Generic Types

Adding abstract (polymorphic) types using generics

Generics (sometimes referred to as polymorphic types) are a way of abstracting a type away.

Imagine writing the following identity function which returns whatever value was passed.

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function identity(value) {
  return value;
}

We would have a lot of trouble trying to write specific types for this function since it could be anything.

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function identity(value: string): string {
  return value;
}

Instead we can create a generic (or polymorphic type) in our function and use it in place of other types.

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function identity<T>(value: T): T {
  return value;
}

Generics can be used within functions, function types, classes, type aliases, and interfaces.

Syntax of generics

There are a number of different places where generic types appear in syntax.

Functions with generics

Functions can create generics by adding the type parameter list <T> before the function parameter list.

You can use generics in the same places you’d add any other type in a function (parameter or return types).

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function method<T>(param: T): T {
  // ...
}

function<T>(param: T): T {
  // ...
}
Function types with generics

Function types can create generics in the same way as normal functions, by adding the type parameter list <T> before the function type parameter list.

You can use generics in the same places you’d add any other type in a function type (parameter or return types).

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<T>(param: T) => T

Which then gets used as its own type.

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function method(func: <T>(param: T) => T) {
  // ...
}
Classes with generics

Classes can create generics by placing the type parameter list before the body of the class.

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class Item<T> {
  // ...
}

You can use generics in the same places you’d add any other type in a class (property types and method parameter/return types).

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class Item<T> {
  prop: T;

  constructor(param: T) {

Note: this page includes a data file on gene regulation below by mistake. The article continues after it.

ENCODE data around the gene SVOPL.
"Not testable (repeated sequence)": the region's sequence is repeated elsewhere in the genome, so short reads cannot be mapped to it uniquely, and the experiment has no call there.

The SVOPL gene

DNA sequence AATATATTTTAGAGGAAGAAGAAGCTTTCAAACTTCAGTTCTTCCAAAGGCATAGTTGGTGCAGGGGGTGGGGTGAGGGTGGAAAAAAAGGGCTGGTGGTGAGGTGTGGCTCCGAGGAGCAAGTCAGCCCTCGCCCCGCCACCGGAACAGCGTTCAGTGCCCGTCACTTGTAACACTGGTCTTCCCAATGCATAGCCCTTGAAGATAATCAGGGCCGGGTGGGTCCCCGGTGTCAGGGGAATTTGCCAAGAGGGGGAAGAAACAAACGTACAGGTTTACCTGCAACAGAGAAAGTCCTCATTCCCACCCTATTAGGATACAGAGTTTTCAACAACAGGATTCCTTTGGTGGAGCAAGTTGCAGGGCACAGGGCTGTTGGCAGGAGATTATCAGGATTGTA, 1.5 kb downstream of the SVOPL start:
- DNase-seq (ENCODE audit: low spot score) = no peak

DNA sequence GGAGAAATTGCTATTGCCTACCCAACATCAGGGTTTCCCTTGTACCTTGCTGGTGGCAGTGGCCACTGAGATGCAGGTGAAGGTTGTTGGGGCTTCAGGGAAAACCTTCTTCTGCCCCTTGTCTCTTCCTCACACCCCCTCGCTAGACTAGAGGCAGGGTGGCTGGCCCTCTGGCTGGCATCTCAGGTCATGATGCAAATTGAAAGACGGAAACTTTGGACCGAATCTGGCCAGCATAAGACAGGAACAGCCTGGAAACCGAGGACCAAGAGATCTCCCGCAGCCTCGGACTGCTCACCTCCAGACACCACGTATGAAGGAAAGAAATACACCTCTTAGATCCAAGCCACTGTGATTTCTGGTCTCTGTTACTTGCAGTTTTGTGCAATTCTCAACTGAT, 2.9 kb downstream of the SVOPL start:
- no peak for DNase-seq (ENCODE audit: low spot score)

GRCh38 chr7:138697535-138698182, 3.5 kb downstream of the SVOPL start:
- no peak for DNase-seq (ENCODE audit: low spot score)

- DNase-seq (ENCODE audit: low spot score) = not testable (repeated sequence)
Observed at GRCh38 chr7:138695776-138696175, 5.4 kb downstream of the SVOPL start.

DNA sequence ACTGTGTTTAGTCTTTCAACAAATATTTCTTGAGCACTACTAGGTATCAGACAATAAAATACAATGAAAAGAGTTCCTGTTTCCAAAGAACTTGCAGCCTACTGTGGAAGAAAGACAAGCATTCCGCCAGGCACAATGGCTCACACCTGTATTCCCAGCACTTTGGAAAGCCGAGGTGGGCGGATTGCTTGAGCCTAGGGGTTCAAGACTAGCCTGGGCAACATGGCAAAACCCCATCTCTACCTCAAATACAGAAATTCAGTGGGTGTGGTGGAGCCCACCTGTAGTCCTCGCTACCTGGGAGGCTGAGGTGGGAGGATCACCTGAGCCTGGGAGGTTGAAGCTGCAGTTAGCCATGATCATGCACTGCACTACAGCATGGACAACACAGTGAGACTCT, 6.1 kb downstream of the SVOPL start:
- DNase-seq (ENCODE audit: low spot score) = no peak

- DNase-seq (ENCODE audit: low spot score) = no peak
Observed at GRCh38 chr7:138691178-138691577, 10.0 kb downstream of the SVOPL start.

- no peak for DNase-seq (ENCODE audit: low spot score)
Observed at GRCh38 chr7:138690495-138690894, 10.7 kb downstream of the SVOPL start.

this.prop = param;
  }

  method(): T {
    return this.prop;
  }
}
Type aliases with generics
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type Item<T> = {
  foo: T,
  bar: T,
};
Interfaces with generics
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interface Item<T> {
  foo: T,
  bar: T,
}

Behavior of generics

Generics act like variables

Generic types work a lot like variables or function parameters except that they are used for types. You can use them whenever they are in scope.

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function constant<T>(value: T) {
  return function(): T {
    return value;
  };
}

Create as many generics as you need

You can have as many of these generics as you need in the type parameter list, naming them whatever you want:

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function identity<One, Two, Three>(one: One, two: Two, three: Three) {
  // ...
}

Generics track values around

When using a generic type for a value, Flow will track the value and make sure that you aren’t replacing it with something else.

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// @flow
function identity<T>(value: T): T {
  // $ExpectError
  return "foo"; // Error!
}

function identity<T>(value: T): T {
  // $ExpectError
  value = "foo"; // Error!
  // $ExpectError
  return value;  // Error!
}
string This type is incompatible with the expected return type of T string This type is incompatible with T string This type is incompatible with the expected return type of T

Flow tracks the specific type of the value you pass through a generic, letting you use it later.

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// @flow
function identity<T>(value: T): T {
  return value;
}

let one: 1 = identity(1);
let two: 2 = identity(2);
// $ExpectError
let three: 3 = identity(42);
number Expected number literal `3`, got `42` instead number literal `3`

Adding types to generics

Similar to mixed, generics have an “unknown” type. You’re not allowed to use a generic as if it were a specific type.

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// @flow
function logFoo<T>(obj: T): T {
  // $ExpectError
  console.log(obj.foo); // Error!
  return obj;
}
property `foo` Property cannot be accessed on T

You could refine the type, but the generic will still allow any type to be passed in.

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// @flow